Picknicking on the 4th of the July on the white sand beaches of the Snake River with family and friends was a tradition for our young family. That sand was so fine it reminded you of an ocean beach and so warm from the summer sun that it hurt your feet to walk on it. Those summer days were always dry and hot, with temperatures reaching well into the 100’s. The heat, concentrated by the basalt rock and narrow canyon walls compouned and reflected into the bottom of the chasm, creating an unrelenting oven. It cooked the bushes, small trees, and the grasses that grew in the wet, spring months. In fact, the heat turned the vegetation into an explosive fuel that was tinder to an errant match, a cigarette thrown carelessly, or a firecracker or bottle rocket aimed in the wrong direction by children too young to know better.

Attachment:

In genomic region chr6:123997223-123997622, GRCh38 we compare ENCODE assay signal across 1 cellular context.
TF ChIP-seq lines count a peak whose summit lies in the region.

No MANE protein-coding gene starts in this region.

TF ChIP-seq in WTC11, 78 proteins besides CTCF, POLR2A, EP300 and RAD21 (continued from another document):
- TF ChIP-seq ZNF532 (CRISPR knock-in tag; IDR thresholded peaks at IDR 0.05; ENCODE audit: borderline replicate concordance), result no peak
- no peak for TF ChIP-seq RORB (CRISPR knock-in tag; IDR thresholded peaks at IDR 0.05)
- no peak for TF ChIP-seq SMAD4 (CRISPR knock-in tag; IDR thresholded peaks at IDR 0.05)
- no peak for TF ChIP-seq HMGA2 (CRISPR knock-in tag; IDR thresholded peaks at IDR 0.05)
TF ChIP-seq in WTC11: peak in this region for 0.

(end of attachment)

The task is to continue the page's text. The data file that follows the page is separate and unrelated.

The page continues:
Wesley and Dorothy Tollenaar, best friends of the family in those years, pulled in next driving a Jeep Waggoner. They too unloaded their ice chests, food satchels, fishing gear, an inflatable raft, and they released their two standard poodles out of the vehicle. Because the Tollenaar’s were childless, they had become our honorary favorite “aunt” and “uncle” over the years. We had become their favorite kids.
Next to pull into the beach access road were Tom and Nancy Thomas’ family and their 3 and 4 year old children. When the Fisher’s pulled in next we were happy to see that their nasty children stayed at home. George Fisher (who years later spent three years in the Idaho State prison on an embezzlement charge) began unloading their ice chest stuffed full of beer and sandwiches.
The plan for the picnic was always the same. We were set to enjoy a day on the beach to picnic, swim, fish, and light hundreds of firecrackers. As twilight fell, the adults would supervise some aerial rockets and then we would all head back to town in time for the annual Jaycee’s fireworks display shot over the Snake River from Beachview Park.